Date of Award


Degree Type

Capstone Project

Degree Name

Master of Public Health (MPH)


Public Health

First Advisor

Dr. Jenelle Shanley Chatham

Second Advisor

Dr. Laura Salazar


INTRODUCTION: Sexual violence is a serious public health problem that can be harmful to one’s health, both physically and psychologically (WHO, 2010). While progress has been made in recent years to build the evidence-base for sexual violence prevention, additional research is needed to expand the inventory of effective sexual violence prevention strategies and evaluate prevention-based programs.

AIM: This study seeks to evaluate the Rape Prevention and Education program, a national sexual violence prevention program, to determine the degree to which the best known prevention principles are being incorporated into state sexual violence prevention plans by grantees.

EVALUATION: State sexual violence prevention plans were obtained through online research using the state health departments’ websites when available. A total of 42 state plans were collected. Eight states and the District of Columbia were not included in the study due to the state plan being inaccessible. Each state plan was carefully examined to determine if the plan contained the seven variables.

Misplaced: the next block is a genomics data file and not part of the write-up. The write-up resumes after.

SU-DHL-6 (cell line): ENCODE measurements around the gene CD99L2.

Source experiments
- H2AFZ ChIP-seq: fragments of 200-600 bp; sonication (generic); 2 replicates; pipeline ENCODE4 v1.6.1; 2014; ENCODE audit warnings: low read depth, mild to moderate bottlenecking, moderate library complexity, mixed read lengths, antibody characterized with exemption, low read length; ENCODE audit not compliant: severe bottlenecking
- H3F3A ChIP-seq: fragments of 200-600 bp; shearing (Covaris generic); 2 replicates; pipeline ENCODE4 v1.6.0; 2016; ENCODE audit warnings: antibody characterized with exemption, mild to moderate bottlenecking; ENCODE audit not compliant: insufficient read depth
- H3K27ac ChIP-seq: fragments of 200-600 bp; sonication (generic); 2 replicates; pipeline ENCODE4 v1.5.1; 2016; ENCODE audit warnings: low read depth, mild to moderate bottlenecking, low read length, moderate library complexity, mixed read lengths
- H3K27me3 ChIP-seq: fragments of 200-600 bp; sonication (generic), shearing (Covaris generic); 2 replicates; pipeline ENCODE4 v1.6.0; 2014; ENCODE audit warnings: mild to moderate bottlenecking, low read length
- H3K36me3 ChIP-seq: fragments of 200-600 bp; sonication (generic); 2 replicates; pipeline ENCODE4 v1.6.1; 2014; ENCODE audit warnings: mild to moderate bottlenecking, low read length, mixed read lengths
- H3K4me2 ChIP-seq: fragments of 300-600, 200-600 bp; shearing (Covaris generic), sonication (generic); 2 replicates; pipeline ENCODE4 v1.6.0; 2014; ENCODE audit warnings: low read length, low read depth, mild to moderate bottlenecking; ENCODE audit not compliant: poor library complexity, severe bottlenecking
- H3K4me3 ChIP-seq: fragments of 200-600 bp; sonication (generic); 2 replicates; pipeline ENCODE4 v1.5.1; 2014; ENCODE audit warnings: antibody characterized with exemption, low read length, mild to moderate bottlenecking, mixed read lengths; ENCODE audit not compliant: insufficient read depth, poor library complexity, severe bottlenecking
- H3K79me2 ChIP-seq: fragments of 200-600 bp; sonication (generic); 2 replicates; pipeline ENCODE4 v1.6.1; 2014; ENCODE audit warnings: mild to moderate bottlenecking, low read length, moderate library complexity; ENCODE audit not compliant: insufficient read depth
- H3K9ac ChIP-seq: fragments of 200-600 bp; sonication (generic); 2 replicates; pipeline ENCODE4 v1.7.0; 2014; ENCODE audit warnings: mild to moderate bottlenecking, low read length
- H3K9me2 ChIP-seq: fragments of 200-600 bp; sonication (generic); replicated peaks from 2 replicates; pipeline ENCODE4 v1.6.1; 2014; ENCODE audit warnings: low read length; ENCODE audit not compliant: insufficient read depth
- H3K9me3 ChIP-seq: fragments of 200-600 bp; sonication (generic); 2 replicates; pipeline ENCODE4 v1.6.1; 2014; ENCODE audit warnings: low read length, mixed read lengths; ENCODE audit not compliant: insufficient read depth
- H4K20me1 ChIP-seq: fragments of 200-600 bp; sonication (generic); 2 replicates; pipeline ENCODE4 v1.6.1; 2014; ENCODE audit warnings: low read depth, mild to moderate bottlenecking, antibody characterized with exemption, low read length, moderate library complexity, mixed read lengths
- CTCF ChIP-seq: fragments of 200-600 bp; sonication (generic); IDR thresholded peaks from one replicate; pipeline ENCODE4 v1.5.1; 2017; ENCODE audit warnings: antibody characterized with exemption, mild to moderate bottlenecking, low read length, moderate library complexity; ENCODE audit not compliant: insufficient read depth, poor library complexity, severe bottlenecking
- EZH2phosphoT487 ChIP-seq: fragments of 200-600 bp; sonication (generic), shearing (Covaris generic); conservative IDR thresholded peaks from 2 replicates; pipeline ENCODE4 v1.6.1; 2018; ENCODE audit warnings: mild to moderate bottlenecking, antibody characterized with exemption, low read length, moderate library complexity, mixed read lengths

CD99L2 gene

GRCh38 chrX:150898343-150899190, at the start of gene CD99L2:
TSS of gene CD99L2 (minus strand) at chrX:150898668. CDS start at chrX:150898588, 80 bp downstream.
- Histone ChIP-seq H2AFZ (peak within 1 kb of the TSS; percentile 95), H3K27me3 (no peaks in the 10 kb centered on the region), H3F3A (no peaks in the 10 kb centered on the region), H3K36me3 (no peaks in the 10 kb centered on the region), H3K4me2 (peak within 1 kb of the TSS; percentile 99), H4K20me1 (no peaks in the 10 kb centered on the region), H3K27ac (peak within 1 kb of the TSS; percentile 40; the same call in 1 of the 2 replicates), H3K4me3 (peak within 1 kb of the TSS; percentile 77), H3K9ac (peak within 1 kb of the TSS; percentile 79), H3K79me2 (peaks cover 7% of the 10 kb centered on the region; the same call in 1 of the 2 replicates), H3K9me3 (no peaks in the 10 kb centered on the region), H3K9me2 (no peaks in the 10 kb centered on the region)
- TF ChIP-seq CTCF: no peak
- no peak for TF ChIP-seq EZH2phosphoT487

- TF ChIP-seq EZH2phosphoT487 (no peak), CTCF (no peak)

RESULTS: In terms of the degree to which prevention principles were incorporated into the state plans, 6 state plans (14%) incorporated six or more principles, 7 state plans (17%) incorporated six principles, 23 state plans (55%) incorporated three to five principles, and 6 state plans (14%) only incorporated one to three principles.

DISCUSSION: Individual prevention principles that states had the greatest strengths in were collaboration (100%), primary prevention (98%), culturally appropriate (83%). Areas that require further improvement include identifying an evidence-based sexual violence intervention to be incorporated into their plans. While majority of states (52%) identified the need to use an evidence-based intervention, only 41% of states were able to explicitly identify the use of an evidence-based sexual violence intervention and determine sufficient dosage for these interventions. By continuing to invest in the evaluation of prevention-based prevention programs and promising practices, researchers and funders can also help to expand our understanding of what works to prevent sexual violence.